The latest instalment in Electrical Safety First's (ESF) ongoing campaign to stamp out e-bike fires is in, with the safety charity expressing serious concerns about the enforcement of Wish.com's ban on the sale of e-bike chargers and conversion kits.
ESF has been campaigning for a legally enforceable ban on 'universal' (often very cheap) e-bike and e-scooter chargers as well the introduction of safety standards for e-bike conversion kits. This mix has clearly put the two on a collision course.
ESF says it has "serious concerns" about the ban that Wish.com claims it has enacted.
A spokesperson said: "Responding to a previous investigation conducted last year by the charity into unsafe e-bike chargers sold on its platform, Wish.com recently told the BBC’s consumer flagship show, Rip Off Britain, that: 'Given the safety risks surrounding e-bike chargers, we took the decision to block the sale of e-bike chargers on our UK platform in May 2023.'"
When approached for clarification by ESF, the online marketplace giant told the charity it has since extended the ban to all e-bike and e-scooter chargers as well as motor and conversion kits.
Whilst ESF praises Wish for its apparent willingness to remove offending products from its site, it is less convinced by the action taken - ESF has found chargers and conversion kits still for sale on its marketplace.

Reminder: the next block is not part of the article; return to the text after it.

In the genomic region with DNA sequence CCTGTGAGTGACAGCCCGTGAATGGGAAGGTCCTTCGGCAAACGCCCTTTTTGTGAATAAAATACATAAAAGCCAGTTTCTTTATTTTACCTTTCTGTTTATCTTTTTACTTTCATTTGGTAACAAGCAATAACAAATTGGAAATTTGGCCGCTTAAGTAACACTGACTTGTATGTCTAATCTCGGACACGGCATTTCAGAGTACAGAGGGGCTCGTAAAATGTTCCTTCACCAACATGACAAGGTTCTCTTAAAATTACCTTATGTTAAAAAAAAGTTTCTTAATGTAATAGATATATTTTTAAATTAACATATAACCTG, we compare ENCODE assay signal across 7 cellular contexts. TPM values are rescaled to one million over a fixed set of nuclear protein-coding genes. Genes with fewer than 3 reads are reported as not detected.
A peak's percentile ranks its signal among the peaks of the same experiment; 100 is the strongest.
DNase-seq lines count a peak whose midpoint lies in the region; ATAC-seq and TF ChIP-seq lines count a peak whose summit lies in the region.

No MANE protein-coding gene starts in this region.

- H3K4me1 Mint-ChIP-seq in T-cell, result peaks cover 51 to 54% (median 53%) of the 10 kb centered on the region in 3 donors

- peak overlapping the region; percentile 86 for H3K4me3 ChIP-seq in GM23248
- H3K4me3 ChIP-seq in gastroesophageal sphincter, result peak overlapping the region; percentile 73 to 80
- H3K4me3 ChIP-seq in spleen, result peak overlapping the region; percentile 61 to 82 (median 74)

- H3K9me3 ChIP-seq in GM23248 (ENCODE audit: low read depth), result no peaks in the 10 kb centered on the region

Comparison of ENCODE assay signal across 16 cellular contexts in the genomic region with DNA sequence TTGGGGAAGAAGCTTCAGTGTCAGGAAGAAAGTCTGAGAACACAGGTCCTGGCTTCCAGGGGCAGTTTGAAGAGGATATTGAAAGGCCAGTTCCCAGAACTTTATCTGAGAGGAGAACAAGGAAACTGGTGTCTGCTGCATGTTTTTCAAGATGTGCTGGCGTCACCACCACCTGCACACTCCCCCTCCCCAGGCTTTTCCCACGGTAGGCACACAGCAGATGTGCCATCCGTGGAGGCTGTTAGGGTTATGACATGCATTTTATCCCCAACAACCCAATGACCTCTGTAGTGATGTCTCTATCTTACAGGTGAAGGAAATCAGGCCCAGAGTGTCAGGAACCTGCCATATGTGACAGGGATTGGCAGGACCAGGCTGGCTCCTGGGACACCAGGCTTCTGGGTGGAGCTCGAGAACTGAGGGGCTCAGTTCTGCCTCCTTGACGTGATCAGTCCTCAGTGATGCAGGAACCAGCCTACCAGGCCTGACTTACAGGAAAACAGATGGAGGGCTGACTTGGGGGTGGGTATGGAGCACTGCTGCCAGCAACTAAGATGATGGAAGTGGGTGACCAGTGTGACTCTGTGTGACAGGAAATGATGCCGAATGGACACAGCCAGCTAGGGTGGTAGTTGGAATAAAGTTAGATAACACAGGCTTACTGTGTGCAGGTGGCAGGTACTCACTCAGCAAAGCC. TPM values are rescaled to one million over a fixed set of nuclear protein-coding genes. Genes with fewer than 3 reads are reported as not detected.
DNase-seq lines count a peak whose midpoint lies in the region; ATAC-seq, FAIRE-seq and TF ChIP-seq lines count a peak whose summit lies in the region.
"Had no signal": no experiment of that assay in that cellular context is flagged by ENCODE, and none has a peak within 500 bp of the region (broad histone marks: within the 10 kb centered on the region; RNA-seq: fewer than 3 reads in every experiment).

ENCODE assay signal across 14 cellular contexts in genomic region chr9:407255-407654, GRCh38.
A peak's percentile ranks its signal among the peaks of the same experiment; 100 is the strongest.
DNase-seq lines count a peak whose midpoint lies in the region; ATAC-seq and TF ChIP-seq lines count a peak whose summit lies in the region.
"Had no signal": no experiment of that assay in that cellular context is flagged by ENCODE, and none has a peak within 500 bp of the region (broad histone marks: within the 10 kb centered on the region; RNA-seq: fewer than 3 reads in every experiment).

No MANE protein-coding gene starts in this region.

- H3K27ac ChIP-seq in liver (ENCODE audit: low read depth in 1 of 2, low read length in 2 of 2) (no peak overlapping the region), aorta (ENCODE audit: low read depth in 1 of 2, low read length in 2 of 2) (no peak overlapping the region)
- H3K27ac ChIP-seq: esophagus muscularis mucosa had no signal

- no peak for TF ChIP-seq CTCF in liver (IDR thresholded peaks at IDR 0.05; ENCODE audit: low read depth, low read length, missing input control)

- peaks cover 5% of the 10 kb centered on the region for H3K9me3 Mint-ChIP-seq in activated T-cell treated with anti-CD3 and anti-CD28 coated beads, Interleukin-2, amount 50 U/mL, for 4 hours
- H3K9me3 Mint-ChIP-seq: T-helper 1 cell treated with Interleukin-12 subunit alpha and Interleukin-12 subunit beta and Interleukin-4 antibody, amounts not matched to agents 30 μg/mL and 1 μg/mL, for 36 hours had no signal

In response, Wish told the charity these examples, “appear to have circumvented our filters due to incorrect tagging from our merchants.”
Is there a helpful MP out there?
ESF is actively lobbying the current government in the clear belief that the legal buck tops with them.
“The fact that chargers were still for sale reinforces the need for urgent changes to the law, strict enforcement and penalties. Voluntary action, whilst welcome, will not eliminate the need for legal change that must be introduced by Government,” ESF chief executive Lesley Rudd commented.
To that end, ESF has announced a Bill to tackle the issue and is seeking an MP to adopt it in Parliament during this month’s Westminster Bill Ballot.
If adopted by an MP, the Bill would introduce third-party safety certification for all e-bikes, e-scooters and their batteries before they come onto the market, and would temporarily ban the sale of ‘universal chargers’ whilst protocols are introduced to reduce the risk of the wrong voltage being supplied to a battery.
The Bill would also introduce markings on batteries to deter them from being disposed of in general waste, which is another major cause of fires.
Other online discounters vs safe chargers and kits
Despite its concerns, ESF does have some warm words for Wish.com, acknowledging, "Wish.com is the first online marketplace to take such proactive measures to attempt to prevent the sale of dangerous e-bike and e-scooter chargers."
Wish aren't of course the only online discounters in ESF's sights. An investigation by the charity in September 2022 identified nearly 60 listings of potentially dangerous and substandard e-bike and e-scooter chargers across Wish.com, Amazon Marketplace, eBay and AliExpress and similar problems continued into 2023.
The problem of course is not any inherent danger with e-bike chargers or conversion kits - it's estimated just 0.011% of bikes and scooters on the market set on fire last year. Rather it appears to be a product of the huge, barely-policed online marketplaces where substandard products can all too easily be listed, and of the authorities' apparent lack of will or ability to deal with it.